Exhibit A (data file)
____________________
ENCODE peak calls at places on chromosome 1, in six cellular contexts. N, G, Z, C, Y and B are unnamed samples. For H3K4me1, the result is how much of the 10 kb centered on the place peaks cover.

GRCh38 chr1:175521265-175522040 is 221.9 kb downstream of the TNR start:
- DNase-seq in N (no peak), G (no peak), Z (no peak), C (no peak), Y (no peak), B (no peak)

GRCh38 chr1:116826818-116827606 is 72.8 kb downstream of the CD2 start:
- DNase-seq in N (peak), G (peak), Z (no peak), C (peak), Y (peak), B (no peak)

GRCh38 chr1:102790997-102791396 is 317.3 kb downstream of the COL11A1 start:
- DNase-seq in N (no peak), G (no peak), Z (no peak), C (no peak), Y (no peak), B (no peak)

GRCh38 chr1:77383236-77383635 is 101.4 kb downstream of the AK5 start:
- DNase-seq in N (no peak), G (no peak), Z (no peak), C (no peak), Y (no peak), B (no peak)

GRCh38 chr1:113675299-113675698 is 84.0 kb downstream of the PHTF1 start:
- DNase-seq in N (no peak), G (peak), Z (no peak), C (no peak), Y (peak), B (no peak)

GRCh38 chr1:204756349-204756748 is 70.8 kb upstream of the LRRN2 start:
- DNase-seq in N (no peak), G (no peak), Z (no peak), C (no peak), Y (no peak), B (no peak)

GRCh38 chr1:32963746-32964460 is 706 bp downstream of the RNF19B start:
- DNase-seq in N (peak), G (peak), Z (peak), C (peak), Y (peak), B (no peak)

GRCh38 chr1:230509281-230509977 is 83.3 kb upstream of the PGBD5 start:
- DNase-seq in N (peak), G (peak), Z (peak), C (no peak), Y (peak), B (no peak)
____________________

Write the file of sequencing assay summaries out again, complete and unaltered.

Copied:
ENCODE peak calls at places on chromosome 1, in six cellular contexts. N, G, Z, C, Y and B are unnamed samples. For H3K4me1, the result is how much of the 10 kb centered on the place peaks cover.

GRCh38 chr1:175521265-175522040 is 221.9 kb downstream of the TNR start:
- DNase-seq in N (no peak), G (no peak), Z (no peak), C (no peak), Y (no peak), B (no peak)

GRCh38 chr1:116826818-116827606 is 72.8 kb downstream of the CD2 start:
- DNase-seq in N (peak), G (peak), Z (no peak), C (peak), Y (peak), B (no peak)

GRCh38 chr1:102790997-102791396 is 317.3 kb downstream of the COL11A1 start:
- DNase-seq in N (no peak), G (no peak), Z (no peak), C (no peak), Y (no peak), B (no peak)

GRCh38 chr1:77383236-77383635 is 101.4 kb downstream of the AK5 start:
- DNase-seq in N (no peak), G (no peak), Z (no peak), C (no peak), Y (no peak), B (no peak)

GRCh38 chr1:113675299-113675698 is 84.0 kb downstream of the PHTF1 start:
- DNase-seq in N (no peak), G (peak), Z (no peak), C (no peak), Y (peak), B (no peak)

GRCh38 chr1:204756349-204756748 is 70.8 kb upstream of the LRRN2 start:
- DNase-seq in N (no peak), G (no peak), Z (no peak), C (no peak), Y (no peak), B (no peak)

GRCh38 chr1:32963746-32964460 is 706 bp downstream of the RNF19B start:
- DNase-seq in N (peak), G (peak), Z (peak), C (peak), Y (peak), B (no peak)

GRCh38 chr1:230509281-230509977 is 83.3 kb upstream of the PGBD5 start:
- DNase-seq in N (peak), G (peak), Z (peak), C (no peak), Y (peak), B (no peak)